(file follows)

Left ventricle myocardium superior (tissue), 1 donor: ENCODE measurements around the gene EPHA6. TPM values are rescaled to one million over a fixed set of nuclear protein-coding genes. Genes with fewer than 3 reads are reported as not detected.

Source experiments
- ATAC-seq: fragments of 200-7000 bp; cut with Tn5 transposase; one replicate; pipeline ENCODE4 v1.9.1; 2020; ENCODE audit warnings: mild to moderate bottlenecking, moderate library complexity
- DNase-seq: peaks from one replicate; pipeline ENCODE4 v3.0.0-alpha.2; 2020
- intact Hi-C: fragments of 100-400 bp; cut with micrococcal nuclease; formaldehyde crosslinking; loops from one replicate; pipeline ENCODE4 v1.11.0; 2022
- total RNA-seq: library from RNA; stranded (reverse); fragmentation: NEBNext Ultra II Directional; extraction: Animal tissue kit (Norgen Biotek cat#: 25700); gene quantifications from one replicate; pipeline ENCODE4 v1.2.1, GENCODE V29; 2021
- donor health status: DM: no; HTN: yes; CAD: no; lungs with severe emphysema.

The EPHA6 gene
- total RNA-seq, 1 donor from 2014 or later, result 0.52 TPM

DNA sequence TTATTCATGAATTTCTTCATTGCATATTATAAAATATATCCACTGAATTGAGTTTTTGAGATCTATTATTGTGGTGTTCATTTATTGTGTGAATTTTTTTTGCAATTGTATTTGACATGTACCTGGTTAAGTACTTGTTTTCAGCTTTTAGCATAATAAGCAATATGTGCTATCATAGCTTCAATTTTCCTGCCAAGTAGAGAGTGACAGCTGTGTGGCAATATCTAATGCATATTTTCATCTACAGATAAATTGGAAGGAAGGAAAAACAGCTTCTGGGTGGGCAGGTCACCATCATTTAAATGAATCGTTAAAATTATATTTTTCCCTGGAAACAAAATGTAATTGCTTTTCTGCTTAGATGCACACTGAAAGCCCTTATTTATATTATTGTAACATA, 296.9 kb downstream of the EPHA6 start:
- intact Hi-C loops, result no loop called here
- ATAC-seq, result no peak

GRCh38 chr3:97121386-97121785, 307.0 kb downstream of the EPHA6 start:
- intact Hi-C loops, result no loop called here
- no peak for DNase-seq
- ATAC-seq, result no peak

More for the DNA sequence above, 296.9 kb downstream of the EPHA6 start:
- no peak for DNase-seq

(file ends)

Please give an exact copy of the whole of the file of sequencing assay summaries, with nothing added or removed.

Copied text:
Left ventricle myocardium superior (tissue), 1 donor: ENCODE measurements around the gene EPHA6. TPM values are rescaled to one million over a fixed set of nuclear protein-coding genes. Genes with fewer than 3 reads are reported as not detected.

Source experiments
- ATAC-seq: fragments of 200-7000 bp; cut with Tn5 transposase; one replicate; pipeline ENCODE4 v1.9.1; 2020; ENCODE audit warnings: mild to moderate bottlenecking, moderate library complexity
- DNase-seq: peaks from one replicate; pipeline ENCODE4 v3.0.0-alpha.2; 2020
- intact Hi-C: fragments of 100-400 bp; cut with micrococcal nuclease; formaldehyde crosslinking; loops from one replicate; pipeline ENCODE4 v1.11.0; 2022
- total RNA-seq: library from RNA; stranded (reverse); fragmentation: NEBNext Ultra II Directional; extraction: Animal tissue kit (Norgen Biotek cat#: 25700); gene quantifications from one replicate; pipeline ENCODE4 v1.2.1, GENCODE V29; 2021
- donor health status: DM: no; HTN: yes; CAD: no; lungs with severe emphysema.

The EPHA6 gene
- total RNA-seq, 1 donor from 2014 or later, result 0.52 TPM

DNA sequence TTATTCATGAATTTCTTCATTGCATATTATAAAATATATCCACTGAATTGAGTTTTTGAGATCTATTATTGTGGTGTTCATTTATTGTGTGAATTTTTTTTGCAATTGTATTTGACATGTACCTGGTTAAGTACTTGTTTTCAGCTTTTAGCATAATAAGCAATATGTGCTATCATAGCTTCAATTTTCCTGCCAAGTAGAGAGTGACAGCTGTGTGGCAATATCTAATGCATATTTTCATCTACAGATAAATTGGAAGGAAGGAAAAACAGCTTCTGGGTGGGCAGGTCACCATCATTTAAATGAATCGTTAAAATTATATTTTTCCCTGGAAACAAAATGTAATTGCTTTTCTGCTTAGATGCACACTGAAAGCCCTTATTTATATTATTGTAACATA, 296.9 kb downstream of the EPHA6 start:
- intact Hi-C loops, result no loop called here
- ATAC-seq, result no peak

GRCh38 chr3:97121386-97121785, 307.0 kb downstream of the EPHA6 start:
- intact Hi-C loops, result no loop called here
- no peak for DNase-seq
- ATAC-seq, result no peak

More for the DNA sequence above, 296.9 kb downstream of the EPHA6 start:
- no peak for DNase-seq